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Looking for suggestions to an alternative setup application from Install Shield.

We are currently using install shield and I have never been impressed with it. Way to bulky and the scripting system sucks.

Has anyone had any better luck with any of the other products like WiX, Inno Setup, NSIS or InstallAware, etx... I am not worried about the cost, but what I am looking for is a very light weight, easy to use application to bundle up our .exe and about 20 support dll's, registering a few, setting up some registery values and install help.

Can anyone recommend something they are using. It would be nice to hear from people who have switched from install shield as well, what makes the new app your using better.

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What version and project type of InstallShield are you using? I haven't "scripted" an install since the 1990's as that's the polar opposite of how Windows Installer and InstallShield work. It's a declarative language not an imperative lanugage. –  Christopher Painter Feb 3 '12 at 21:59
Hey Chris, the app is C#, with supporting dll's in C++ and C#. The current setup developer is leaving the group and I have been volunteered to take the work. It has been a long time since I worked in install shield, maybe the newest version is better. I just wanted to find out what is the best and easiest to implement as I plan on making big changes to the process. –  Jeff Lundstrom Feb 4 '12 at 4:20

3 Answers 3

up vote 6 down vote accepted

You can start with this list: http://en.wikipedia.org/wiki/List_of_installation_software

There are also some similar threads which may help you:

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404 for 'What is the best choice for building Windows installers?' :/ –  Adam Lynch Mar 31 at 20:29
@AdamLynch Works for me. –  mrnx Apr 1 at 7:15

WiX is the only MSI packager that truly meets the requirement of "very light weight".

It may have a steep learning curve (which can reduced by using some frontend designers) but being backed-up by Microsoft makes it the primary choice for the .NET environment installations.

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Really? How do you define "Very Light Weight"? You might also note that InstallShield LE is officially reccomended by Microsoft as the replacement to Visual Studio Deployment Projects. It doesn't matter if you choose InstallShield or WiX because the learning curve is a function of the underlying Windows Installer not the tool that you are using to author it. –  Christopher Painter Feb 13 '12 at 15:31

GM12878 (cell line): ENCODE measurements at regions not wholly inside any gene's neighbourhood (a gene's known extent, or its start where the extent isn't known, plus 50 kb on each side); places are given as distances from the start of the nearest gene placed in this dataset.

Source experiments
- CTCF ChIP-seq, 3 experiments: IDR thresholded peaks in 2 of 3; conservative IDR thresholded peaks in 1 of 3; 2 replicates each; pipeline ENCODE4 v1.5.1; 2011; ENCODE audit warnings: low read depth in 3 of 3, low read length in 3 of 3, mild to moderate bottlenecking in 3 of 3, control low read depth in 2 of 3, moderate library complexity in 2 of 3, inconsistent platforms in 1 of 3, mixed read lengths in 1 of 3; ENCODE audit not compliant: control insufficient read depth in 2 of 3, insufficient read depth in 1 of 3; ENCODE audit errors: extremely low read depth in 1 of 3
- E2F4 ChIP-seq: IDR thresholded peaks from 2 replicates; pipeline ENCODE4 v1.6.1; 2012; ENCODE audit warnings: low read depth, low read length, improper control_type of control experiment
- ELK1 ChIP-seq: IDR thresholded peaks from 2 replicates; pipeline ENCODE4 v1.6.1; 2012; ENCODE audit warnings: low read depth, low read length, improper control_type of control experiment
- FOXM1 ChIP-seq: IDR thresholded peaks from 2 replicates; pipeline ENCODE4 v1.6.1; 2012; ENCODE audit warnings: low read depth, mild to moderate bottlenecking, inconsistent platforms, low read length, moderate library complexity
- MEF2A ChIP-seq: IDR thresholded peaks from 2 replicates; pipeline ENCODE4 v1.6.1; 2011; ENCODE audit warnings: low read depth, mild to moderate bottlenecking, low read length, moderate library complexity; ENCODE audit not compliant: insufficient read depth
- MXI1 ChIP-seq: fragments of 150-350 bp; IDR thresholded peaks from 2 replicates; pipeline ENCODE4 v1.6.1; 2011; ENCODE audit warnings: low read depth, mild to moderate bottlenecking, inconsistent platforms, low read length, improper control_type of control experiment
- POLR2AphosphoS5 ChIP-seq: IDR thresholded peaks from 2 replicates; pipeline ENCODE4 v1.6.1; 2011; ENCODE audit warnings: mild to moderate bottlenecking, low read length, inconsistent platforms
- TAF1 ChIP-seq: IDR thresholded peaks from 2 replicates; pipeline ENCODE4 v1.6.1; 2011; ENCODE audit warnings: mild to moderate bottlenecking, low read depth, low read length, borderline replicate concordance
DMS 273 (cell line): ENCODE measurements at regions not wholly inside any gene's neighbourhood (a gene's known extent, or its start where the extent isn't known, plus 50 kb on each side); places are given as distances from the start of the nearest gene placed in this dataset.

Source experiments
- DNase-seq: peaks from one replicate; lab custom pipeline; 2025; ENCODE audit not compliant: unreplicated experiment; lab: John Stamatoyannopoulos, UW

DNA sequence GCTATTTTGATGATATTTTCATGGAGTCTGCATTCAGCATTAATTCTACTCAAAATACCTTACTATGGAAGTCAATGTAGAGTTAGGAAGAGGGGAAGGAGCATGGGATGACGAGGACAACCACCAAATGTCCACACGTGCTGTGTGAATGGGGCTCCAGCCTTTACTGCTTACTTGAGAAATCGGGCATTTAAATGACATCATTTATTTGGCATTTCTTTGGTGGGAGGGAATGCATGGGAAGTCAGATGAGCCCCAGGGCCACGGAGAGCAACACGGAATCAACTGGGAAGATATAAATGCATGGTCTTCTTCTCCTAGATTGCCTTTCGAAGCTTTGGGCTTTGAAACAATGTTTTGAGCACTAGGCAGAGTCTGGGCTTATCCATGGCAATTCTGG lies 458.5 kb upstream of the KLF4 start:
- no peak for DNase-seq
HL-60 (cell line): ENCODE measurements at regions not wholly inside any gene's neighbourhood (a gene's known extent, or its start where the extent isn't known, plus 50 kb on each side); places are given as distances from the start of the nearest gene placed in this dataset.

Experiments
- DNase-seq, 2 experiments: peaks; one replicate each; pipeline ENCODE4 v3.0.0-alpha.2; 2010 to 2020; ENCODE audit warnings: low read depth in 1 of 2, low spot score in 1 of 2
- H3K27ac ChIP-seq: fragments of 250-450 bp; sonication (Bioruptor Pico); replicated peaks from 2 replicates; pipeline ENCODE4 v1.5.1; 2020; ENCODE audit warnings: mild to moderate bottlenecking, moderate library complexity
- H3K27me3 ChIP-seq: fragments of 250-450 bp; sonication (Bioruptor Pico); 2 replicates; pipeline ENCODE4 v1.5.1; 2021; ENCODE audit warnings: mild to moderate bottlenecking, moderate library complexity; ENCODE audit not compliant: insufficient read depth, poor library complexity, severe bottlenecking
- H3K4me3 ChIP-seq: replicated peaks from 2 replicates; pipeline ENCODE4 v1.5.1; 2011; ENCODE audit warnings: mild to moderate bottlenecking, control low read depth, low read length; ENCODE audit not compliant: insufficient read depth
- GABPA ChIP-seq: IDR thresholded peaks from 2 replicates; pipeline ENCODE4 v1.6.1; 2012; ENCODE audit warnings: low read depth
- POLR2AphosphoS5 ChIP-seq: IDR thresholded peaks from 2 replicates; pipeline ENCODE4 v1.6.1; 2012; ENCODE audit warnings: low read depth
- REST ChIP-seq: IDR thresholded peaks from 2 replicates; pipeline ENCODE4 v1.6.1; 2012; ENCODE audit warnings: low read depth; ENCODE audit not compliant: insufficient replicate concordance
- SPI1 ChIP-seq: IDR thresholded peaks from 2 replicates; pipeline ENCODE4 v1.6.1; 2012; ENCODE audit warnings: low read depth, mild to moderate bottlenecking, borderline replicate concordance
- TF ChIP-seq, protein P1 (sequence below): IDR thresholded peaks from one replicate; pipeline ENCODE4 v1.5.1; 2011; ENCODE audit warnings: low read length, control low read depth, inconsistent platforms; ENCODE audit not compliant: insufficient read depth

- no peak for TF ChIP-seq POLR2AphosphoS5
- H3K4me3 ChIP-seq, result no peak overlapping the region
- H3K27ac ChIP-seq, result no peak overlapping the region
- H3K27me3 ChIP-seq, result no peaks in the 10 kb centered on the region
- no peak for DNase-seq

@ChristopherPainter WiX is light weight in both code and output. The MSI it produces has nothing but the absolute required data for the installation whereas InstallShield generates redundant tables and properties. I've never tried the LE version but it's irrelevant as the asker was looking for InstallShield alternative. –  KMoraz Feb 13 '12 at 20:33
Well, the poster also says the "scripting system sucks" which to me makes me wonder if he even understands InstallShield and/or what version and project type he is using. The "alternative" he is looking for could easily be a switch from InstallScript to Basic MSI. Also, while I agree XSD is better then DTD, I can also produce MSI's in InstallShield that don't have garbage table data and passes all MSI validation tests. –  Christopher Painter Feb 13 '12 at 20:36
Thanks Chris, I have done very little with install shield so my description of the scripting system was more for observation than experience. I will let you guys know once I do a full evaluation of the tools we currently have and what I think I might try to replace it with. –  Jeff Lundstrom Feb 16 '12 at 13:57

KMoraz already gave what would be my recommendation (WiX), so I'll just say this: Stay away from NSIS and other non-MSI-based installation systems. Yes, NSIS is customizable and scriptable as heck. But MSIs are well-established as the Windows package standard, and you don't want to stray from that standard unless you have an extremely unique reason to do so. Admins have come to rely on the homogeneity of MSIs and the robustness of their cleanups, and users have come to associate the Windows Installer UX with professionalism and quality. Think twice before you give up those advantages.

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